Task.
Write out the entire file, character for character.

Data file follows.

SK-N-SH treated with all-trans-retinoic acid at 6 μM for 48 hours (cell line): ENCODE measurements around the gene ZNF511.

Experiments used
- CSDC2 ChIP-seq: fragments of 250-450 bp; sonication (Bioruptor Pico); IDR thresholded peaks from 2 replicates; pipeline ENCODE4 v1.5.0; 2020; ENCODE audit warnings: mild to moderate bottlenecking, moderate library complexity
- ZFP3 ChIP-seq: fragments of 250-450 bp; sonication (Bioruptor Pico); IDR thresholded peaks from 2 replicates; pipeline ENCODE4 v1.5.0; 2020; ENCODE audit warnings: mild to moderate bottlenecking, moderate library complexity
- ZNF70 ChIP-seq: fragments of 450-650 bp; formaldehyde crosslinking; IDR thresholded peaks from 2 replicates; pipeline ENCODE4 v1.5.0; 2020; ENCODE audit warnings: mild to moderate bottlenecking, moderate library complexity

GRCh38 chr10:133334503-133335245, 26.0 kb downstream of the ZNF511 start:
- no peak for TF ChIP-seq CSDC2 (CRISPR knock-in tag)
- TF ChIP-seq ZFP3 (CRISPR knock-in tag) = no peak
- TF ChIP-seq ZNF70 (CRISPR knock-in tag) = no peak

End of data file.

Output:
SK-N-SH treated with all-trans-retinoic acid at 6 μM for 48 hours (cell line): ENCODE measurements around the gene ZNF511.

Experiments used
- CSDC2 ChIP-seq: fragments of 250-450 bp; sonication (Bioruptor Pico); IDR thresholded peaks from 2 replicates; pipeline ENCODE4 v1.5.0; 2020; ENCODE audit warnings: mild to moderate bottlenecking, moderate library complexity
- ZFP3 ChIP-seq: fragments of 250-450 bp; sonication (Bioruptor Pico); IDR thresholded peaks from 2 replicates; pipeline ENCODE4 v1.5.0; 2020; ENCODE audit warnings: mild to moderate bottlenecking, moderate library complexity
- ZNF70 ChIP-seq: fragments of 450-650 bp; formaldehyde crosslinking; IDR thresholded peaks from 2 replicates; pipeline ENCODE4 v1.5.0; 2020; ENCODE audit warnings: mild to moderate bottlenecking, moderate library complexity

GRCh38 chr10:133334503-133335245, 26.0 kb downstream of the ZNF511 start:
- no peak for TF ChIP-seq CSDC2 (CRISPR knock-in tag)
- TF ChIP-seq ZFP3 (CRISPR knock-in tag) = no peak
- TF ChIP-seq ZNF70 (CRISPR knock-in tag) = no peak